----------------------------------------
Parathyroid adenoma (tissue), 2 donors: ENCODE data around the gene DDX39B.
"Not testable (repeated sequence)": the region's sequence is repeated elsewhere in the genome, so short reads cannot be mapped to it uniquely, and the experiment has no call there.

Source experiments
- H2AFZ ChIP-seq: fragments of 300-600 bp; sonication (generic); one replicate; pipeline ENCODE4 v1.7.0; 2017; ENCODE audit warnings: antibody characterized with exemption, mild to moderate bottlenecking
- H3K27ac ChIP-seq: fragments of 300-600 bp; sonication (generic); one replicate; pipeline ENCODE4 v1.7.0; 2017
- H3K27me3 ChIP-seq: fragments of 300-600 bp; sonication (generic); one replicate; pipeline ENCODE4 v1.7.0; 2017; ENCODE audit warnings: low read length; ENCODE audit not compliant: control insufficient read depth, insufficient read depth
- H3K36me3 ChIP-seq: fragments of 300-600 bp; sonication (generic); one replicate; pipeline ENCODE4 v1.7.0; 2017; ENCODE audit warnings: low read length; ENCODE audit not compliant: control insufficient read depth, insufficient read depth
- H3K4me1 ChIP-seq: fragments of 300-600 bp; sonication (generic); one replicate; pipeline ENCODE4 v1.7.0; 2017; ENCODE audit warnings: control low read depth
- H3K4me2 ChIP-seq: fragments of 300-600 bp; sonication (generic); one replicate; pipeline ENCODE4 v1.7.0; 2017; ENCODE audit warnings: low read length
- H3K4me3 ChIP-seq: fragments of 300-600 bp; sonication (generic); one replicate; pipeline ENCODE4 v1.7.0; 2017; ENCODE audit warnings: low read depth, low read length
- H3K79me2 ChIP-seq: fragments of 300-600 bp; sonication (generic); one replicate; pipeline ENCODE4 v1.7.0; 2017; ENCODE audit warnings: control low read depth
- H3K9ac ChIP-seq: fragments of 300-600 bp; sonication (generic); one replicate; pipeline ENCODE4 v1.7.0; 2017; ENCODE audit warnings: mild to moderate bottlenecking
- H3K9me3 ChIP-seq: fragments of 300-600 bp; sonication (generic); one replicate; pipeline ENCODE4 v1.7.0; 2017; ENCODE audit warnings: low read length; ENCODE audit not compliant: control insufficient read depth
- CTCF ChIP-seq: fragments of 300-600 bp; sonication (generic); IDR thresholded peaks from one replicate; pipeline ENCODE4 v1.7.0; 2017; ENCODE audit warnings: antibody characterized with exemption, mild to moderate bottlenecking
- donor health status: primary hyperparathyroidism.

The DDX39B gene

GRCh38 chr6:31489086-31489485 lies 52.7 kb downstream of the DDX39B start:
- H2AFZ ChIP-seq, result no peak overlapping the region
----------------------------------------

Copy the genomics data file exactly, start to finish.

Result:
Parathyroid adenoma (tissue), 2 donors: ENCODE data around the gene DDX39B.
"Not testable (repeated sequence)": the region's sequence is repeated elsewhere in the genome, so short reads cannot be mapped to it uniquely, and the experiment has no call there.

Source experiments
- H2AFZ ChIP-seq: fragments of 300-600 bp; sonication (generic); one replicate; pipeline ENCODE4 v1.7.0; 2017; ENCODE audit warnings: antibody characterized with exemption, mild to moderate bottlenecking
- H3K27ac ChIP-seq: fragments of 300-600 bp; sonication (generic); one replicate; pipeline ENCODE4 v1.7.0; 2017
- H3K27me3 ChIP-seq: fragments of 300-600 bp; sonication (generic); one replicate; pipeline ENCODE4 v1.7.0; 2017; ENCODE audit warnings: low read length; ENCODE audit not compliant: control insufficient read depth, insufficient read depth
- H3K36me3 ChIP-seq: fragments of 300-600 bp; sonication (generic); one replicate; pipeline ENCODE4 v1.7.0; 2017; ENCODE audit warnings: low read length; ENCODE audit not compliant: control insufficient read depth, insufficient read depth
- H3K4me1 ChIP-seq: fragments of 300-600 bp; sonication (generic); one replicate; pipeline ENCODE4 v1.7.0; 2017; ENCODE audit warnings: control low read depth
- H3K4me2 ChIP-seq: fragments of 300-600 bp; sonication (generic); one replicate; pipeline ENCODE4 v1.7.0; 2017; ENCODE audit warnings: low read length
- H3K4me3 ChIP-seq: fragments of 300-600 bp; sonication (generic); one replicate; pipeline ENCODE4 v1.7.0; 2017; ENCODE audit warnings: low read depth, low read length
- H3K79me2 ChIP-seq: fragments of 300-600 bp; sonication (generic); one replicate; pipeline ENCODE4 v1.7.0; 2017; ENCODE audit warnings: control low read depth
- H3K9ac ChIP-seq: fragments of 300-600 bp; sonication (generic); one replicate; pipeline ENCODE4 v1.7.0; 2017; ENCODE audit warnings: mild to moderate bottlenecking
- H3K9me3 ChIP-seq: fragments of 300-600 bp; sonication (generic); one replicate; pipeline ENCODE4 v1.7.0; 2017; ENCODE audit warnings: low read length; ENCODE audit not compliant: control insufficient read depth
- CTCF ChIP-seq: fragments of 300-600 bp; sonication (generic); IDR thresholded peaks from one replicate; pipeline ENCODE4 v1.7.0; 2017; ENCODE audit warnings: antibody characterized with exemption, mild to moderate bottlenecking
- donor health status: primary hyperparathyroidism.

The DDX39B gene

GRCh38 chr6:31489086-31489485 lies 52.7 kb downstream of the DDX39B start:
- H2AFZ ChIP-seq, result no peak overlapping the region